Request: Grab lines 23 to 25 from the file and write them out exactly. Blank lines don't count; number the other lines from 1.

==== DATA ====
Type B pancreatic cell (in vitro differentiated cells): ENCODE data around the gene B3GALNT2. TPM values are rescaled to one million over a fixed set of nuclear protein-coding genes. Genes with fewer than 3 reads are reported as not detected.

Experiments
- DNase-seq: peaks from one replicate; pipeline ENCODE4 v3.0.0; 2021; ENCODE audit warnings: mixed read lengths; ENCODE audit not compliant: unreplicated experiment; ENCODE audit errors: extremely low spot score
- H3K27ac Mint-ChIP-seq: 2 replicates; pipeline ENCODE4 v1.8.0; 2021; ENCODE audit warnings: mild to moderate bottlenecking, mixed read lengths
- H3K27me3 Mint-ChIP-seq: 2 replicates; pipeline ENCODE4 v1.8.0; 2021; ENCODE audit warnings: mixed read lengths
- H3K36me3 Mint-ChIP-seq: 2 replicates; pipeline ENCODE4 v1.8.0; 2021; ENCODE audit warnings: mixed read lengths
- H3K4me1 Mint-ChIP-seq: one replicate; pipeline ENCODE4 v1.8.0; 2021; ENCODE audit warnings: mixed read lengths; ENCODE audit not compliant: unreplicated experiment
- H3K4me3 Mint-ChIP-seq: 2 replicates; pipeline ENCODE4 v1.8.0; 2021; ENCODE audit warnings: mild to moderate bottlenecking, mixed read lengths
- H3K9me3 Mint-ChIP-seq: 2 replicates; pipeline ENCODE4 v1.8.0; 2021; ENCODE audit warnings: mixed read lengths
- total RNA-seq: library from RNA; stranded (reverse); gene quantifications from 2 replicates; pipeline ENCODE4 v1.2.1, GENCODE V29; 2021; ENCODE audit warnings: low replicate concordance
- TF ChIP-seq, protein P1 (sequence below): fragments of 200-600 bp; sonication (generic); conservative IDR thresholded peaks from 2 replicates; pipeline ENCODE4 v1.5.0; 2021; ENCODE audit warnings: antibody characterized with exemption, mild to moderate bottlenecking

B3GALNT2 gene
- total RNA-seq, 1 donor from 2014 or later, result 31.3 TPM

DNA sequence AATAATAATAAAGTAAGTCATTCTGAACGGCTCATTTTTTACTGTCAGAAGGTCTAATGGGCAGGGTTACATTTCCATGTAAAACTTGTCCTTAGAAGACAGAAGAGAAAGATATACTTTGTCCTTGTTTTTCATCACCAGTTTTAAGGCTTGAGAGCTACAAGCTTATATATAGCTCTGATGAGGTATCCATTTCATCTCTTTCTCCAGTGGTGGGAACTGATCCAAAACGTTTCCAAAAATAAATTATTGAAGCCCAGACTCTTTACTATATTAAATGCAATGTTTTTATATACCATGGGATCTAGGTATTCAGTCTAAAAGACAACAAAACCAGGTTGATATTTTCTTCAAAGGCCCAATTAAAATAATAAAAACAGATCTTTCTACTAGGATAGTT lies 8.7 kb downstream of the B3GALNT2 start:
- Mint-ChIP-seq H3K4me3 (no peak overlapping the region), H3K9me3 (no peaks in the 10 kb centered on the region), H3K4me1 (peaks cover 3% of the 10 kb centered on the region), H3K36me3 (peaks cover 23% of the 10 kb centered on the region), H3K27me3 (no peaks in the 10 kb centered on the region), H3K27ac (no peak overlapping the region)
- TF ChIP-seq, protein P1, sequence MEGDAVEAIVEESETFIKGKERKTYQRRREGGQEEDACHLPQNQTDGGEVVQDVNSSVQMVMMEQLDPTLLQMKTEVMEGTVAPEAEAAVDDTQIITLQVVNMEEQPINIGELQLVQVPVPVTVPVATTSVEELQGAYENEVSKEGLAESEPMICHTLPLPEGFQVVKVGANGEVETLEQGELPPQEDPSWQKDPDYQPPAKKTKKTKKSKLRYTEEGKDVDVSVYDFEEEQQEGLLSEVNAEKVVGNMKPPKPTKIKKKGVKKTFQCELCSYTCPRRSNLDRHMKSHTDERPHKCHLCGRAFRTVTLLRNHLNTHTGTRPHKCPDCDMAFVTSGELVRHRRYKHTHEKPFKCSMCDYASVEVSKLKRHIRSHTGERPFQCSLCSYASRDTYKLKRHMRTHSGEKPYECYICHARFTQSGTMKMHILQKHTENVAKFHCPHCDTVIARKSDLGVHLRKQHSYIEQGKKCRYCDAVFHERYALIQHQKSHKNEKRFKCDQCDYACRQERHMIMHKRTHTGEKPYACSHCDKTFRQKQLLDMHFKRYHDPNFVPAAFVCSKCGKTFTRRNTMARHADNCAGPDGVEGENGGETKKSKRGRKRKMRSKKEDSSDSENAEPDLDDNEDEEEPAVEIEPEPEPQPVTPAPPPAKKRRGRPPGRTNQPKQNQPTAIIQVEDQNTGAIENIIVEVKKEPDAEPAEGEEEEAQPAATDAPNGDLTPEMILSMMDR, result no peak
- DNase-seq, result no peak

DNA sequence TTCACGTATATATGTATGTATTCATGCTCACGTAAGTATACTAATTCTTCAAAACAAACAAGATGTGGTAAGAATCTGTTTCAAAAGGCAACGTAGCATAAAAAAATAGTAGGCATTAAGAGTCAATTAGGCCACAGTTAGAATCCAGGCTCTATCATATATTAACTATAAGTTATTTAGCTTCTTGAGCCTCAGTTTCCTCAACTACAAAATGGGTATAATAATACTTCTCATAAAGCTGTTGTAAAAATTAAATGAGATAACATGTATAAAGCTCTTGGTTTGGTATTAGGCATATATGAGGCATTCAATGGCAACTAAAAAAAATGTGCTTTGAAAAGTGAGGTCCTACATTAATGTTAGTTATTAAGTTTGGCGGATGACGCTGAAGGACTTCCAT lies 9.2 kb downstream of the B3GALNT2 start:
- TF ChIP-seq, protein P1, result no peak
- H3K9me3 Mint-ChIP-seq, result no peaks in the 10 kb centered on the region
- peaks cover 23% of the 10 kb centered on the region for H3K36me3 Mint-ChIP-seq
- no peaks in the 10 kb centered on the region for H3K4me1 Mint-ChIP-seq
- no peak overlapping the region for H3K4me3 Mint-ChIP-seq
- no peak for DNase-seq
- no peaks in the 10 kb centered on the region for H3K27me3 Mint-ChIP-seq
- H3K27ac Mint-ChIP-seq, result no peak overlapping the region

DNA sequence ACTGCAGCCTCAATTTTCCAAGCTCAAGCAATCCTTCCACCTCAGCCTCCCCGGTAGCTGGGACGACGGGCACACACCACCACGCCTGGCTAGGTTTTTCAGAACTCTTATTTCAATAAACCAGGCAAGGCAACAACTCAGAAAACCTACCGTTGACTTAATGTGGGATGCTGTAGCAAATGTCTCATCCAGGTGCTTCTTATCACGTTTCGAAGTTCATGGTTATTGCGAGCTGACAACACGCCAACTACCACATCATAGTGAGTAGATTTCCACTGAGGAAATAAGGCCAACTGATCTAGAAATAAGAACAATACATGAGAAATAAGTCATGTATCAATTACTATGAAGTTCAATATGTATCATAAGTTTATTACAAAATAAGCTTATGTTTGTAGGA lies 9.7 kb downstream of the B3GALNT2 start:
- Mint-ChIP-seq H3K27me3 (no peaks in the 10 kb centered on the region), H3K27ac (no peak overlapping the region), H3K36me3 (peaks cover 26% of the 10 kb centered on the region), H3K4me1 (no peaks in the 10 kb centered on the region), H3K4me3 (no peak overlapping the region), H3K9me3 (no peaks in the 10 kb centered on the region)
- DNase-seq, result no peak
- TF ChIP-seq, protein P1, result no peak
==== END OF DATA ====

- no peak overlapping the region for H3K4me3 Mint-ChIP-seq
- no peak for DNase-seq
- no peaks in the 10 kb centered on the region for H3K27me3 Mint-ChIP-seq